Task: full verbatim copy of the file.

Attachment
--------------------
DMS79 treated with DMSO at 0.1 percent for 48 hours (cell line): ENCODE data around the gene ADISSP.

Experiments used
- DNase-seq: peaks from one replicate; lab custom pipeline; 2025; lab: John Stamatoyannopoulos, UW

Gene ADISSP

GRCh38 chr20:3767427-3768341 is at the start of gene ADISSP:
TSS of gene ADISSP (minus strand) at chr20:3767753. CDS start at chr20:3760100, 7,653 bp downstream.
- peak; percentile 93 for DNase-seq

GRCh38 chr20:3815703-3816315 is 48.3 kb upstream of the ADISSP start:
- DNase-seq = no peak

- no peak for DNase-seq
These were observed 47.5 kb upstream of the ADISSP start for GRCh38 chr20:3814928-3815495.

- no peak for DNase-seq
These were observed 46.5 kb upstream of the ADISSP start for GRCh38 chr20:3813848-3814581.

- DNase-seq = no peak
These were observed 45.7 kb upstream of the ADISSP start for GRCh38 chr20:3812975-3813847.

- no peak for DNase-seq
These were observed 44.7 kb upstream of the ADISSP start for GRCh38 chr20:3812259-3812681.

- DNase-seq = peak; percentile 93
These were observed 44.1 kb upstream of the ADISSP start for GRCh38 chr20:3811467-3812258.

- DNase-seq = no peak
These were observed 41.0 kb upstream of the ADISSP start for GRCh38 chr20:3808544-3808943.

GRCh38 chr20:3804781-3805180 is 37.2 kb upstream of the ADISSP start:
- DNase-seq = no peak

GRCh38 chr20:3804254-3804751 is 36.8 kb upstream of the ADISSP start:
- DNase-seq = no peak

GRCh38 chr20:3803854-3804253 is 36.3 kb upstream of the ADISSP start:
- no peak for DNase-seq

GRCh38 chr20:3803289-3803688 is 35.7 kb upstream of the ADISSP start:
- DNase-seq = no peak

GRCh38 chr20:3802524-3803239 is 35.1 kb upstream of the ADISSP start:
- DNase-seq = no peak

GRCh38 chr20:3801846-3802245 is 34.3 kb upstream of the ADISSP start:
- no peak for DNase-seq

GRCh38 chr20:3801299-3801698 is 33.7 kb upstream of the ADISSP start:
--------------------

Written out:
DMS79 treated with DMSO at 0.1 percent for 48 hours (cell line): ENCODE data around the gene ADISSP.

Experiments used
- DNase-seq: peaks from one replicate; lab custom pipeline; 2025; lab: John Stamatoyannopoulos, UW

Gene ADISSP

GRCh38 chr20:3767427-3768341 is at the start of gene ADISSP:
TSS of gene ADISSP (minus strand) at chr20:3767753. CDS start at chr20:3760100, 7,653 bp downstream.
- peak; percentile 93 for DNase-seq

GRCh38 chr20:3815703-3816315 is 48.3 kb upstream of the ADISSP start:
- DNase-seq = no peak

- no peak for DNase-seq
These were observed 47.5 kb upstream of the ADISSP start for GRCh38 chr20:3814928-3815495.

- no peak for DNase-seq
These were observed 46.5 kb upstream of the ADISSP start for GRCh38 chr20:3813848-3814581.

- DNase-seq = no peak
These were observed 45.7 kb upstream of the ADISSP start for GRCh38 chr20:3812975-3813847.

- no peak for DNase-seq
These were observed 44.7 kb upstream of the ADISSP start for GRCh38 chr20:3812259-3812681.

- DNase-seq = peak; percentile 93
These were observed 44.1 kb upstream of the ADISSP start for GRCh38 chr20:3811467-3812258.

- DNase-seq = no peak
These were observed 41.0 kb upstream of the ADISSP start for GRCh38 chr20:3808544-3808943.

GRCh38 chr20:3804781-3805180 is 37.2 kb upstream of the ADISSP start:
- DNase-seq = no peak

GRCh38 chr20:3804254-3804751 is 36.8 kb upstream of the ADISSP start:
- DNase-seq = no peak

GRCh38 chr20:3803854-3804253 is 36.3 kb upstream of the ADISSP start:
- no peak for DNase-seq

GRCh38 chr20:3803289-3803688 is 35.7 kb upstream of the ADISSP start:
- DNase-seq = no peak

GRCh38 chr20:3802524-3803239 is 35.1 kb upstream of the ADISSP start:
- DNase-seq = no peak

GRCh38 chr20:3801846-3802245 is 34.3 kb upstream of the ADISSP start:
- no peak for DNase-seq

GRCh38 chr20:3801299-3801698 is 33.7 kb upstream of the ADISSP start: